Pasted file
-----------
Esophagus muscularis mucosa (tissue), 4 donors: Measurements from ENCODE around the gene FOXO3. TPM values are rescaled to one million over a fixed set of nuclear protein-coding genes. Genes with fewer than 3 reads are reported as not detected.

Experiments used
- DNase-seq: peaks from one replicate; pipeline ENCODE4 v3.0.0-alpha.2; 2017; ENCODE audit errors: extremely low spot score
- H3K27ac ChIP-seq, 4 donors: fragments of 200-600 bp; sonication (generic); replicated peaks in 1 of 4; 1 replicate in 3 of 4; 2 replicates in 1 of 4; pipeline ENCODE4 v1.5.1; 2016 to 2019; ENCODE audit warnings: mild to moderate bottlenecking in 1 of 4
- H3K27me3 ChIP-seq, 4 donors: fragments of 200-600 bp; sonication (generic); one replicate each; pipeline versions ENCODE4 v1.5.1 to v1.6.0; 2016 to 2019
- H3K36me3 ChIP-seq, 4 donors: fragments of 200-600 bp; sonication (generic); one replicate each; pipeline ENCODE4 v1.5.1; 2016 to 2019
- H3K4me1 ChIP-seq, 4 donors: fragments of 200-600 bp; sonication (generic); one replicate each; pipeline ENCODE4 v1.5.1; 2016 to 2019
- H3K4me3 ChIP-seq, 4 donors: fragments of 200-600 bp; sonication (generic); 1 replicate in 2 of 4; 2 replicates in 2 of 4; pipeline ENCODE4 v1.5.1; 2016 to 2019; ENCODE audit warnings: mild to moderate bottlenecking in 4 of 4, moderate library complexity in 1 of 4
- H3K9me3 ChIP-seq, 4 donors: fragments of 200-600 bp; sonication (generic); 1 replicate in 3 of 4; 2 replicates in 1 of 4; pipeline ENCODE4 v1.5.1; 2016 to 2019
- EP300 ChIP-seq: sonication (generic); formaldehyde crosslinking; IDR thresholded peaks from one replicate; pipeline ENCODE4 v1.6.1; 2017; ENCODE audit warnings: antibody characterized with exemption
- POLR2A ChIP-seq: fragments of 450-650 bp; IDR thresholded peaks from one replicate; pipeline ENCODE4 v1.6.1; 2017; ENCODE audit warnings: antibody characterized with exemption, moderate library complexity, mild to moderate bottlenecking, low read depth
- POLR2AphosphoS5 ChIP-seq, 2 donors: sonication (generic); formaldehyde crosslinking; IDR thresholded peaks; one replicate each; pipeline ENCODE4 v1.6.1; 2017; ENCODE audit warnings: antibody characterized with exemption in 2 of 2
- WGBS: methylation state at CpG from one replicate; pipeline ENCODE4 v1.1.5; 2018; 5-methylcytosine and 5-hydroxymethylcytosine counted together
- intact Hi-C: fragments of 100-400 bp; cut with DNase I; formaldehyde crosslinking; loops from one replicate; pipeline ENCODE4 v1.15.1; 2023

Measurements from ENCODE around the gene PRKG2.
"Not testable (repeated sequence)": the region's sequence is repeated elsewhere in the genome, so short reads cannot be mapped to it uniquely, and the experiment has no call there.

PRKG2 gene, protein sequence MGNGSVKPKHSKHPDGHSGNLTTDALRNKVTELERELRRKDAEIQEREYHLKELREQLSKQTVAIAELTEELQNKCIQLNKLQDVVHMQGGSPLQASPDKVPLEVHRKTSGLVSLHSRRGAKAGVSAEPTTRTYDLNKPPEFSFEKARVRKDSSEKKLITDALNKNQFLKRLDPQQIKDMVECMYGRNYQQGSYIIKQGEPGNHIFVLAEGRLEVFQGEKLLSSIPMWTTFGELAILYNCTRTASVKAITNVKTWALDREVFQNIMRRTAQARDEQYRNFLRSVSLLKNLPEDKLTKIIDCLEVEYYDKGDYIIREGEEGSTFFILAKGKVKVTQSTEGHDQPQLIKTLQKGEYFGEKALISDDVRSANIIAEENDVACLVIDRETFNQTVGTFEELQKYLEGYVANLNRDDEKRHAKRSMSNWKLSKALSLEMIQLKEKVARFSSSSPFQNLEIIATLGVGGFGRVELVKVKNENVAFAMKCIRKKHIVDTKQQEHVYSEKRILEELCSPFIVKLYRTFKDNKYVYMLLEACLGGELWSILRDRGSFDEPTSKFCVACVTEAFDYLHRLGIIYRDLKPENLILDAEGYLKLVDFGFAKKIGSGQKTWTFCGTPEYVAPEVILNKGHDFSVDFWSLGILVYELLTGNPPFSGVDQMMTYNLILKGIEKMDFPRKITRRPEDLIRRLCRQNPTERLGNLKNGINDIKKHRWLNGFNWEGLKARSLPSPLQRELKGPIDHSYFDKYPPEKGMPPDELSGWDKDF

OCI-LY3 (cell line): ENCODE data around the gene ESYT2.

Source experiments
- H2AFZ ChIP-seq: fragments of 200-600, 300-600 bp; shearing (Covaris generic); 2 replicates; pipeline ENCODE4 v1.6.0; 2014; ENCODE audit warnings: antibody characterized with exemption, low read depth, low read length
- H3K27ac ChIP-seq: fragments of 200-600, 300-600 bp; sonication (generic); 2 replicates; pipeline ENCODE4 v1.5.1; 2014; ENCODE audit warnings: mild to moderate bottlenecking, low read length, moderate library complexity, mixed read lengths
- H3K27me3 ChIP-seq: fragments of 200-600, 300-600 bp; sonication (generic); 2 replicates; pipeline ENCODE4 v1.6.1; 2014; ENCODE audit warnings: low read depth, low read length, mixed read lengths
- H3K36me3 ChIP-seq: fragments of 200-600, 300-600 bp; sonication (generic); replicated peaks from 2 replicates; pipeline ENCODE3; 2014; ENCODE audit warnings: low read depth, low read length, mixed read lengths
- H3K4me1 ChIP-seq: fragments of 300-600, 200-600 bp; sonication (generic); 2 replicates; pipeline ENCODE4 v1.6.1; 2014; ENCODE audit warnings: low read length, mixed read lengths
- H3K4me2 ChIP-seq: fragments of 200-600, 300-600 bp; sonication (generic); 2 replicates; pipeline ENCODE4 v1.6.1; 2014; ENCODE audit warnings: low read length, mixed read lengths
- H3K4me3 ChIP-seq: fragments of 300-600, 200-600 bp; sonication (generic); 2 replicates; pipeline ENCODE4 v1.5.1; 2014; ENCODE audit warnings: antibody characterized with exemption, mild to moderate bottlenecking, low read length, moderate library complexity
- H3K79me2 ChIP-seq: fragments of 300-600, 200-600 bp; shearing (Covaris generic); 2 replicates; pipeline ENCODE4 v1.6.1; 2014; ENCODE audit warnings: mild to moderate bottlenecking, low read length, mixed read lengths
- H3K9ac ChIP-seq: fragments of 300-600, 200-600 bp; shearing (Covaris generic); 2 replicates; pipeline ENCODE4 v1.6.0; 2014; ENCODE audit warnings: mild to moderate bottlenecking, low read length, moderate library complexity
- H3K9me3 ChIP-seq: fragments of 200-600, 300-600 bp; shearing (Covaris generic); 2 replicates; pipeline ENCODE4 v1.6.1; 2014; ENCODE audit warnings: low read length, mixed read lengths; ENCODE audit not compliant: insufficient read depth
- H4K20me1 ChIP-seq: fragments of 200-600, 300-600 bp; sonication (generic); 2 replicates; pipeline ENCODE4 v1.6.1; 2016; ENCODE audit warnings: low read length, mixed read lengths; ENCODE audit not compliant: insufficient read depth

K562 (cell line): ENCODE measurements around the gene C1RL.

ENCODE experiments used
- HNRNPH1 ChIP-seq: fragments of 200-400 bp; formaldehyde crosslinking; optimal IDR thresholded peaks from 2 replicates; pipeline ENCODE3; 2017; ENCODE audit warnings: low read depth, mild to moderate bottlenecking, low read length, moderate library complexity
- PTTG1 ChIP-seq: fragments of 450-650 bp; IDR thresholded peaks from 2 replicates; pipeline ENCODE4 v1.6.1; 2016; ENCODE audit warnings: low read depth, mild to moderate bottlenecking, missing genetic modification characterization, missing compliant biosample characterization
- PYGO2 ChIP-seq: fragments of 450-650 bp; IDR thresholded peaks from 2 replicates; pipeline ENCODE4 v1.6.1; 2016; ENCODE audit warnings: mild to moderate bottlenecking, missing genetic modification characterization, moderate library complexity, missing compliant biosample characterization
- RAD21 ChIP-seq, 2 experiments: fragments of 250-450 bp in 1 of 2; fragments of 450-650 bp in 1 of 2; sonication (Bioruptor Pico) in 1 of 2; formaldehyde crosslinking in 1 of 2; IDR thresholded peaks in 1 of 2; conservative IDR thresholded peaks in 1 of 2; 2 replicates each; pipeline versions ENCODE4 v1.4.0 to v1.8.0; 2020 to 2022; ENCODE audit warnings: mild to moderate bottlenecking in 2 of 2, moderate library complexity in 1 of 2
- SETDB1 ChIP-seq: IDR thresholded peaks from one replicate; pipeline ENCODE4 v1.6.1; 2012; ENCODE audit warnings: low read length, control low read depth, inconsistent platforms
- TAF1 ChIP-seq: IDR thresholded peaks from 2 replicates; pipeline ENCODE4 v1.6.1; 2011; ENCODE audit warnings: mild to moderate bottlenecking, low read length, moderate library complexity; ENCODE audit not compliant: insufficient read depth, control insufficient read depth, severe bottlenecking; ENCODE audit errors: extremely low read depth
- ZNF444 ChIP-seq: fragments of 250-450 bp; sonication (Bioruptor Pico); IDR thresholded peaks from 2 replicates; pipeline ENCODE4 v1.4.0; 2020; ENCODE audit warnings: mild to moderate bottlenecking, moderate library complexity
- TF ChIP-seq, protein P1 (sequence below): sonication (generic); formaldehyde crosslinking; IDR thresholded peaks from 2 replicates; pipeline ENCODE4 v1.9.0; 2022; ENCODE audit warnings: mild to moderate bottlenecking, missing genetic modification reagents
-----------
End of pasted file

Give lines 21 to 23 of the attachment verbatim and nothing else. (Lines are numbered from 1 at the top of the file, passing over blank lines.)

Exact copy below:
- H3K27ac ChIP-seq: fragments of 200-600, 300-600 bp; sonication (generic); 2 replicates; pipeline ENCODE4 v1.5.1; 2014; ENCODE audit warnings: mild to moderate bottlenecking, low read length, moderate library complexity, mixed read lengths
- H3K27me3 ChIP-seq: fragments of 200-600, 300-600 bp; sonication (generic); 2 replicates; pipeline ENCODE4 v1.6.1; 2014; ENCODE audit warnings: low read depth, low read length, mixed read lengths
- H3K36me3 ChIP-seq: fragments of 200-600, 300-600 bp; sonication (generic); replicated peaks from 2 replicates; pipeline ENCODE3; 2014; ENCODE audit warnings: low read depth, low read length, mixed read lengths